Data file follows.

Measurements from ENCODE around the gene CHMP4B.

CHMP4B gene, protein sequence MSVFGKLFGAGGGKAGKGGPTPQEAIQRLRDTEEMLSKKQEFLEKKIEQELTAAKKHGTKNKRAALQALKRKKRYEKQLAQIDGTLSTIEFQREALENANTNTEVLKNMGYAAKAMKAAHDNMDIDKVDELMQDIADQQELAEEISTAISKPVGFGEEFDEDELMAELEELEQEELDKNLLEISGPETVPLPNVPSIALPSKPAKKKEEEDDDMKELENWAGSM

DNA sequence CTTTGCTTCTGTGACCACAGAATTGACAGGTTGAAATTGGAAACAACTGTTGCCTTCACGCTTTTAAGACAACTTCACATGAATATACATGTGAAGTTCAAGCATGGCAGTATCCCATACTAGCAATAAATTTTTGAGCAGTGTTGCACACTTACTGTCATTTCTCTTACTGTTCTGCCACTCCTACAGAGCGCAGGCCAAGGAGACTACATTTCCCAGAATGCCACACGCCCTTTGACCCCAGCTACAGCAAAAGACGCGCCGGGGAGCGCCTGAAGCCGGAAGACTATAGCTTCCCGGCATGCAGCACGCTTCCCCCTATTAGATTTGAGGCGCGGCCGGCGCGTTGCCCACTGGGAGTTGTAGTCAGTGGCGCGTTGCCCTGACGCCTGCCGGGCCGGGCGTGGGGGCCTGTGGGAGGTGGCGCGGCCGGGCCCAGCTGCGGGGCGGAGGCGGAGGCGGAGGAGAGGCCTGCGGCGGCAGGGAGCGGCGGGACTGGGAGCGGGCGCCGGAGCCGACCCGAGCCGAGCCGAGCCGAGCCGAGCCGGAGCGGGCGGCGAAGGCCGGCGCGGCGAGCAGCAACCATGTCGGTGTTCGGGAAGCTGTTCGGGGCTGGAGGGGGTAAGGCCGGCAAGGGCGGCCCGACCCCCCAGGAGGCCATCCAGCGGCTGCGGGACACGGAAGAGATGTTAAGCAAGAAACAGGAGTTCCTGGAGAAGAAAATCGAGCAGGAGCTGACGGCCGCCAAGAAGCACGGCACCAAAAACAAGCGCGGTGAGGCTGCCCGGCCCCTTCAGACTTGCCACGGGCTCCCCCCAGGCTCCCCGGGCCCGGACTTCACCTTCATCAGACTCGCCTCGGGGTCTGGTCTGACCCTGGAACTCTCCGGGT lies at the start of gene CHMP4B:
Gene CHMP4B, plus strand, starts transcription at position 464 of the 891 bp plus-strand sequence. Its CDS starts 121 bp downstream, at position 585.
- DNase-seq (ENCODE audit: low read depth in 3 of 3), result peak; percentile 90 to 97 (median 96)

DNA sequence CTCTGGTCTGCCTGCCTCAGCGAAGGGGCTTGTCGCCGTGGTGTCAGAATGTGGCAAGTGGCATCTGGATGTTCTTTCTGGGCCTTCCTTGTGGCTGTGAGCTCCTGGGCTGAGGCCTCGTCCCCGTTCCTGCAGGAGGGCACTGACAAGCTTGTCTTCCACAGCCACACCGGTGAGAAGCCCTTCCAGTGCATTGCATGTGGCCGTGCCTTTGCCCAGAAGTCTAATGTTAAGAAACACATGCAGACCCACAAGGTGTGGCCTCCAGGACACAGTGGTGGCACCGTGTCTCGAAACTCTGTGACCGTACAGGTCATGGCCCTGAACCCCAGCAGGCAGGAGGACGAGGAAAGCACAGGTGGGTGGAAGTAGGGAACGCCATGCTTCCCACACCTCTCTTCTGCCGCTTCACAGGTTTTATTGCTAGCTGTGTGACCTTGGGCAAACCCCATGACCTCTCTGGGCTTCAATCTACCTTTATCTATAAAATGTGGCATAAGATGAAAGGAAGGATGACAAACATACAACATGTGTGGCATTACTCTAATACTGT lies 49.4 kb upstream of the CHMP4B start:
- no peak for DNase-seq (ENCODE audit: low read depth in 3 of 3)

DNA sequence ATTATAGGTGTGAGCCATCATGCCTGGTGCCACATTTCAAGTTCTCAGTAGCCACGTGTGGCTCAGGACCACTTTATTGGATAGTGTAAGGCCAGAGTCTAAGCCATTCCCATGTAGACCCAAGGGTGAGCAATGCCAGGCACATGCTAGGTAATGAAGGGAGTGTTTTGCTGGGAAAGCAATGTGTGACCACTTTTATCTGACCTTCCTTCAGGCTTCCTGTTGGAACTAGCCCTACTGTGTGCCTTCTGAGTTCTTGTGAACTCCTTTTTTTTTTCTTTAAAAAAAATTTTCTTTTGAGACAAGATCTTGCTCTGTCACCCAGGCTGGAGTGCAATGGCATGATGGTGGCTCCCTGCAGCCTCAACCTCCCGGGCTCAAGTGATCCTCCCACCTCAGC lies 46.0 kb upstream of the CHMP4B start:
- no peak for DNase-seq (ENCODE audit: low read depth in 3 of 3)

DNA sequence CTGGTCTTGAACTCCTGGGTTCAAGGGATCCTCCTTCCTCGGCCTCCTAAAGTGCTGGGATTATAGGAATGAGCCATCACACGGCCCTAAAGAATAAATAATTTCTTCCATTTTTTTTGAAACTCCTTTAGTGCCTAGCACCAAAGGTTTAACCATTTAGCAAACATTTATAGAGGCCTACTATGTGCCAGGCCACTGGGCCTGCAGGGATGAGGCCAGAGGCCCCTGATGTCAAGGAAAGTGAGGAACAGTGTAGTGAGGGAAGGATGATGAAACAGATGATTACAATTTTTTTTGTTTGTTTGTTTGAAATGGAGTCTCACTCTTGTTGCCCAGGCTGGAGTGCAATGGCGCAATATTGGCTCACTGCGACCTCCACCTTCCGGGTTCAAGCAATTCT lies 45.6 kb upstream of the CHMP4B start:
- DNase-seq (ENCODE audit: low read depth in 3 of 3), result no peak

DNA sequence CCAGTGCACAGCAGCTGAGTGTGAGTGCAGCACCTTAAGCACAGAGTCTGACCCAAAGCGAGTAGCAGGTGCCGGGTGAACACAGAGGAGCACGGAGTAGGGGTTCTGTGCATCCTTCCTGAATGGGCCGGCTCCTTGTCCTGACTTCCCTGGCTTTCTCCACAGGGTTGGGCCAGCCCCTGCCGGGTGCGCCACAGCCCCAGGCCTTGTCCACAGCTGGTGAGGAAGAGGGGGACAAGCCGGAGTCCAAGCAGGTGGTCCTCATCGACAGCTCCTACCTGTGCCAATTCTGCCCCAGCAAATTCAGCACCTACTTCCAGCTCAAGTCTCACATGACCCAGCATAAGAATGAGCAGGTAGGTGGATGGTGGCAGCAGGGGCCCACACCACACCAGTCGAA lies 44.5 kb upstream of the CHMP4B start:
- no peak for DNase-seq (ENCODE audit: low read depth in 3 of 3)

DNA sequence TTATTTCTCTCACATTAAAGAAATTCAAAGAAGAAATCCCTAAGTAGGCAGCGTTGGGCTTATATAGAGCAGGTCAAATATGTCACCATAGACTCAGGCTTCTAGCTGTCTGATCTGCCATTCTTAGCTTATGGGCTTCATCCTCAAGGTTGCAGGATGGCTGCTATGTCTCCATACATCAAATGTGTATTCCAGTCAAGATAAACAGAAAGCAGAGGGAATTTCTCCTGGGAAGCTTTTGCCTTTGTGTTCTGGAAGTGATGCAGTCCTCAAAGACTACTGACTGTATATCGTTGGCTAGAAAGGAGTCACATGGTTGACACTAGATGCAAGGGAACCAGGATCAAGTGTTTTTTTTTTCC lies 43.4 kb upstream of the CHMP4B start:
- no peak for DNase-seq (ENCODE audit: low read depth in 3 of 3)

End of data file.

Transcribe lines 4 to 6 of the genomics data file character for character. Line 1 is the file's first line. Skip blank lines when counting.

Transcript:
Gene CHMP4B, plus strand, starts transcription at position 464 of the 891 bp plus-strand sequence. Its CDS starts 121 bp downstream, at position 585.
- DNase-seq (ENCODE audit: low read depth in 3 of 3), result peak; percentile 90 to 97 (median 96)

DNA sequence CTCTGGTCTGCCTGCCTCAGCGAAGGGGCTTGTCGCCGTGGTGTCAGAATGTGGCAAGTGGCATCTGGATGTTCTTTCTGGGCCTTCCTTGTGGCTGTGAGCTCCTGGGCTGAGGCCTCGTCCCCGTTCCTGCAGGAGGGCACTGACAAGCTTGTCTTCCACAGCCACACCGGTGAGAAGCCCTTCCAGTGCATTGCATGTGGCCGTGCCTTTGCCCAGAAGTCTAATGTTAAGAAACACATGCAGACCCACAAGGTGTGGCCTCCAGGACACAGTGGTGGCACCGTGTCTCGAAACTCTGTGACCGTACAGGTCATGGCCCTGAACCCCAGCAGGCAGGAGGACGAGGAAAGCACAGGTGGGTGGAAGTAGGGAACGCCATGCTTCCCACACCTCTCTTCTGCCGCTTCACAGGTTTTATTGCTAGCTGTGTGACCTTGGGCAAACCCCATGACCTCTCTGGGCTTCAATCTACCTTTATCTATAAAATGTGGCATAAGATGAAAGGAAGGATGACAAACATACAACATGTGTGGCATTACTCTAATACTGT lies 49.4 kb upstream of the CHMP4B start: